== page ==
Finally, though, remember to pick your battles. Everything is a balancing act when you’re part of a family, and it’s difficult for anyone on the outside to tell you what’s right or wrong. While you don’t want to ignore your mate, and of course your kids needs come first, your needs should be in there, too. If your mate’s complaining that you never spend time with them, and you honestly can’t remember the last time you guys watched a movie together, maybe listen. If your mates complaining that you spend too much time writing when you just worked/took care of family matters all day and they’re not really up for providing you with an alternative to your writing, maybe you need to have a talk with that person. Just saying.

Writing around other people can be done, it just takes some forethought. But trust me, it’s a skill worth learning

The Binge Watching Cure

You guys, you guys listen! I found the coolest anthology I have ever heard of! It’s called The Binge Watching Cure. You’re going to love this.

The premise is that the stories in the anthology range from flash fiction as short as 100 words, then get increasingly larger until the last one is novella length! This is the perfect thing for people who don’t think they have time to read! Okay, that’s probably not anyone on this site, but maybe you have a loved one who could benefit.

More importantly, it’s a great place to submit not matter how long or short you tend to write.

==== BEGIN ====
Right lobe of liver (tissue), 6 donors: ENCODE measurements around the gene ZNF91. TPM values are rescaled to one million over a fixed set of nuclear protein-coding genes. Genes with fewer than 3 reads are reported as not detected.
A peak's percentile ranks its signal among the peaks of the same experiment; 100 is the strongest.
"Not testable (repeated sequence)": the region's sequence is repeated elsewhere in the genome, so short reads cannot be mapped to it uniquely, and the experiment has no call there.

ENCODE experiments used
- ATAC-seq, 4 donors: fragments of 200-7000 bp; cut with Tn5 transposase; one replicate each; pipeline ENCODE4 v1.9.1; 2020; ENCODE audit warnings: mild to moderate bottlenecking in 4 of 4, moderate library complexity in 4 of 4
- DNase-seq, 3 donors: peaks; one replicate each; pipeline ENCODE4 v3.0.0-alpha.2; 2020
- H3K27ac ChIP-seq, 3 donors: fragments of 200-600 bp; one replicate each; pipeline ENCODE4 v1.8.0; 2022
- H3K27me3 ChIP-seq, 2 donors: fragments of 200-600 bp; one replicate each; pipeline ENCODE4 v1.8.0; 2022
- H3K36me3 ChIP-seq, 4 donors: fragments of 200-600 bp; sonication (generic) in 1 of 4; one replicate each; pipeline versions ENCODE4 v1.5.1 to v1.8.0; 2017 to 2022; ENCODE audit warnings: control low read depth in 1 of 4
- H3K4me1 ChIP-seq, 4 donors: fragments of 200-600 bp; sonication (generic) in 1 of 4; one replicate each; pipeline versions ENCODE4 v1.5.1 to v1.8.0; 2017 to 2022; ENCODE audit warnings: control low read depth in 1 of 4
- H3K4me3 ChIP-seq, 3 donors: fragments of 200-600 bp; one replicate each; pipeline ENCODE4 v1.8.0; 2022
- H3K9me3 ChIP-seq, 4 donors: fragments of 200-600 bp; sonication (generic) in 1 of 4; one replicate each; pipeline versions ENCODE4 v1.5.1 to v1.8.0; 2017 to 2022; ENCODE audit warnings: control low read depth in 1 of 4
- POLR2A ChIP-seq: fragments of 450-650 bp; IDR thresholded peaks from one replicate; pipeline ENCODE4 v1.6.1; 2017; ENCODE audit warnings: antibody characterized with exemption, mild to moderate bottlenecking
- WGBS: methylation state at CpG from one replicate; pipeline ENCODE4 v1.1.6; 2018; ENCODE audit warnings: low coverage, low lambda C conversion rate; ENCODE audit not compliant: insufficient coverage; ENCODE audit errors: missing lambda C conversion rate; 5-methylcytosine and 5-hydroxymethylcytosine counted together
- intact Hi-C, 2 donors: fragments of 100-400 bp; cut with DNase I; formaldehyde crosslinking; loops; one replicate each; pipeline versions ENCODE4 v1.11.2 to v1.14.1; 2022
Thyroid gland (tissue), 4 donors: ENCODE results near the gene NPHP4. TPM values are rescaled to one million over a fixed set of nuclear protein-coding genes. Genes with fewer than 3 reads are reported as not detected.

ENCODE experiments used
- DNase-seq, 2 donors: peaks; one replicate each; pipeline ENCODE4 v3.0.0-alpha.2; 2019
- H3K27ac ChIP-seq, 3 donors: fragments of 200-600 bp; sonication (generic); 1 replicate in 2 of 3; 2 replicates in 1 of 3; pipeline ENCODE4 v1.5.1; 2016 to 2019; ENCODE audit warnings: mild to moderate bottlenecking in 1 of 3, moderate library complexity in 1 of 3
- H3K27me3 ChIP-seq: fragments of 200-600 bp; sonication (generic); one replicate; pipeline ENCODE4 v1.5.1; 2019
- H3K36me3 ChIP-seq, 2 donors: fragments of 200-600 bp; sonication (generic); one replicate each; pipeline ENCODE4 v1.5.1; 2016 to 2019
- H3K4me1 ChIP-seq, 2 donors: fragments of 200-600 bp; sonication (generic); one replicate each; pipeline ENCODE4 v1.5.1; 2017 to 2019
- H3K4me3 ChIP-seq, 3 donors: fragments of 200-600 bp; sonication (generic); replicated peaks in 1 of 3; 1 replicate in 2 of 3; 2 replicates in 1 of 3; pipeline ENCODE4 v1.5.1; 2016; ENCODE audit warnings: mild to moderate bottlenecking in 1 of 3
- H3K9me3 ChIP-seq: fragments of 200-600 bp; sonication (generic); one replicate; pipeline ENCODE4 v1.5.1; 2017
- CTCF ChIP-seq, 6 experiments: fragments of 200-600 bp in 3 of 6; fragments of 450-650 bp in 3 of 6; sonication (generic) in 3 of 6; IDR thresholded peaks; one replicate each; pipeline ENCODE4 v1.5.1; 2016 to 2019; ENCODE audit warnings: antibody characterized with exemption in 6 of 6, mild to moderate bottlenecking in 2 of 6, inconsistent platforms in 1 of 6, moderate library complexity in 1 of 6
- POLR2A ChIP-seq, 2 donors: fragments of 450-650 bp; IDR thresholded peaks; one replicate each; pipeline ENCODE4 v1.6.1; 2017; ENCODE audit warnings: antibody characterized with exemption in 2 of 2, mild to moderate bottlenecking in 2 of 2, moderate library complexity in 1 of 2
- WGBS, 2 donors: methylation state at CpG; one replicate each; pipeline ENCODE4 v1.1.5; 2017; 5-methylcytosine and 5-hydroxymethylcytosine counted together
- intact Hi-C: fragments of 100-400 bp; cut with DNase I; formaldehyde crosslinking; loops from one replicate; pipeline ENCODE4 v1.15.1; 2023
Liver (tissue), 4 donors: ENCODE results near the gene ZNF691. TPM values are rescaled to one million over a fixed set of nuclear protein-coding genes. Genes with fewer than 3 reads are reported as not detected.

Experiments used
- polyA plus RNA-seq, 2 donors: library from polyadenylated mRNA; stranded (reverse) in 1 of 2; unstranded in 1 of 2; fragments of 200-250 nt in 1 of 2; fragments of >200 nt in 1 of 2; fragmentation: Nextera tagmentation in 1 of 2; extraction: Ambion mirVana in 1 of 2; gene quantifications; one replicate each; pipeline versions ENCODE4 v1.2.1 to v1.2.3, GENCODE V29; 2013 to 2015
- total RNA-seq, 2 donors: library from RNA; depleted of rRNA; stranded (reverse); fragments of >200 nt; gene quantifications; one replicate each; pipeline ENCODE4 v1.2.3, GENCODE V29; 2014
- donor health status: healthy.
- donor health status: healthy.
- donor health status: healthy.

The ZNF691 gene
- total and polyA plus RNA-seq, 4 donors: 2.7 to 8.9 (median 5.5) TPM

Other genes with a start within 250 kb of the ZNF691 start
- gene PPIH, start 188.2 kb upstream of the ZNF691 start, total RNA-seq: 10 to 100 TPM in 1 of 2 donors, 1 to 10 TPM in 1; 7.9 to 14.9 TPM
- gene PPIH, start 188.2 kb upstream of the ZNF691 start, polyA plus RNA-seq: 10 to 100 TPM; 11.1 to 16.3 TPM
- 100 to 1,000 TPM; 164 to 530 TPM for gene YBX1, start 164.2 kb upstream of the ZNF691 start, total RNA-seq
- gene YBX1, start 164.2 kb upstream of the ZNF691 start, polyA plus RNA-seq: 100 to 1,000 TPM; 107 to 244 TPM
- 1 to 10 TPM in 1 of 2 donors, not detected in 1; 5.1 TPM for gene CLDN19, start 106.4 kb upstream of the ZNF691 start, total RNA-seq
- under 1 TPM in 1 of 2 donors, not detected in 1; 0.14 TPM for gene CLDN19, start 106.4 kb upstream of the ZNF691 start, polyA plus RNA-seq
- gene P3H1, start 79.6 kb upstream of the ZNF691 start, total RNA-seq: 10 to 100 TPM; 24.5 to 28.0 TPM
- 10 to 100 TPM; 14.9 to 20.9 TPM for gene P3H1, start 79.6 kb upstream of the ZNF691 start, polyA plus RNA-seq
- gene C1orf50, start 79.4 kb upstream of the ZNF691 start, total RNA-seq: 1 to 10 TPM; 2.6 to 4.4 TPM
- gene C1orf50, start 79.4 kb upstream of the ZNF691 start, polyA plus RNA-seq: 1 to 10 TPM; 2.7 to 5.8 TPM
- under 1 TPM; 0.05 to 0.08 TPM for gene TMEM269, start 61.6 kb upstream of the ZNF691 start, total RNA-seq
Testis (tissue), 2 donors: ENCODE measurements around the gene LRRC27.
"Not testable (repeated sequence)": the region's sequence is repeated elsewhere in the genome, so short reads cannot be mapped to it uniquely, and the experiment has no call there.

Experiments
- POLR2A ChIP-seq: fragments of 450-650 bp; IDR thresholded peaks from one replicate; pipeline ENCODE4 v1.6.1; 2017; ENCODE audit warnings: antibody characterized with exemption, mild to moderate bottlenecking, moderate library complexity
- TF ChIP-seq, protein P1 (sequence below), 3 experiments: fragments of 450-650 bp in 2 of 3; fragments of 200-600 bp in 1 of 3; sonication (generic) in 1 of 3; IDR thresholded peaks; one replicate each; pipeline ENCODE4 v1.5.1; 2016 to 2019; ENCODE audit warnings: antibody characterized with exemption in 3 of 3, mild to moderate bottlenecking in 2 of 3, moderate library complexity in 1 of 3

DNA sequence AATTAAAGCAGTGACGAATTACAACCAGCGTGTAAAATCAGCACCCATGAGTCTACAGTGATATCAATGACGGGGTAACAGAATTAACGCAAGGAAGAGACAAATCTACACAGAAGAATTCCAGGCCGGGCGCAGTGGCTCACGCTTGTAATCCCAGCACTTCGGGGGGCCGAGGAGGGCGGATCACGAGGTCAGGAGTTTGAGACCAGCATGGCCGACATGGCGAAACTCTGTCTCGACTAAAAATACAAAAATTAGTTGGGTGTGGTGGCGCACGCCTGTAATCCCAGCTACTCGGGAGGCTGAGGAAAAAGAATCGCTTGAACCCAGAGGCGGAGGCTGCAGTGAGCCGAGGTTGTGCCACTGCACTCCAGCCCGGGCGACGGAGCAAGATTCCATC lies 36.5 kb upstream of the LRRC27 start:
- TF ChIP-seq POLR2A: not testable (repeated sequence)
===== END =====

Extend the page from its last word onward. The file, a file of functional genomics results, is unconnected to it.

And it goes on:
No Genre limits, send them anything you want.

The word count varies, so please check out the submission page for specifics. They are attempting to be very specific about these word counts, though.

The compensation is $200 for stories under 5,000 words and $500 for stories 5,000 words.

The deadline is December 31, but if they fill their needed quota for a story length they’ll close that one early, so keep an eye out.

Here is your link to the complete submission guidelines.

Character Driven Stories

HappyThrowback Thursday.

Paper Beats World

There are a thousand different kinds of stories, one for every star in the sky.  There’s fantasy, horror, science fiction, historical and all sorts of things that I haven’t the time to list and you haven’t the time to read.  But no matter the style, language, or theme, all stories fall into two broader categories; plot driven stories and character driven stories.  Given a choice between the two, I’ll always go for character over plot.

It can be hard to distinguish between the two at first.  Basically, though, a plot driven story is about something massive happening, like a plague or a riot, or an alian invasion.  This is a story that can be told from the pov of any number of people.  Like a riot, for example.  You can see that from the eyes of a riot officer, a pedestrian, an independent journalist who’s recording the action on her…